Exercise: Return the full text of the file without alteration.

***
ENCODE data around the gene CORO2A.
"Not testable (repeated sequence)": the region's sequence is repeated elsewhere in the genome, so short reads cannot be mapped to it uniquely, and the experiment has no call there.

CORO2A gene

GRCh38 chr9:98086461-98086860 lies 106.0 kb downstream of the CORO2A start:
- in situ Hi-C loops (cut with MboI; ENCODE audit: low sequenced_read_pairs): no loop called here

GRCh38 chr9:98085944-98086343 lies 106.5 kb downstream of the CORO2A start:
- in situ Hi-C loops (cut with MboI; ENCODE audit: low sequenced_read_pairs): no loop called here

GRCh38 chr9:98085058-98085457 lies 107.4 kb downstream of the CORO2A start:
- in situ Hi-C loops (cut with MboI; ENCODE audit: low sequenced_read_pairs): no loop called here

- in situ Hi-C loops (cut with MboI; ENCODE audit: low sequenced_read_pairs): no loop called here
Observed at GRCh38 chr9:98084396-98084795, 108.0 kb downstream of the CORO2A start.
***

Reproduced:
ENCODE data around the gene CORO2A.
"Not testable (repeated sequence)": the region's sequence is repeated elsewhere in the genome, so short reads cannot be mapped to it uniquely, and the experiment has no call there.

CORO2A gene

GRCh38 chr9:98086461-98086860 lies 106.0 kb downstream of the CORO2A start:
- in situ Hi-C loops (cut with MboI; ENCODE audit: low sequenced_read_pairs): no loop called here

GRCh38 chr9:98085944-98086343 lies 106.5 kb downstream of the CORO2A start:
- in situ Hi-C loops (cut with MboI; ENCODE audit: low sequenced_read_pairs): no loop called here

GRCh38 chr9:98085058-98085457 lies 107.4 kb downstream of the CORO2A start:
- in situ Hi-C loops (cut with MboI; ENCODE audit: low sequenced_read_pairs): no loop called here

- in situ Hi-C loops (cut with MboI; ENCODE audit: low sequenced_read_pairs): no loop called here
Observed at GRCh38 chr9:98084396-98084795, 108.0 kb downstream of the CORO2A start.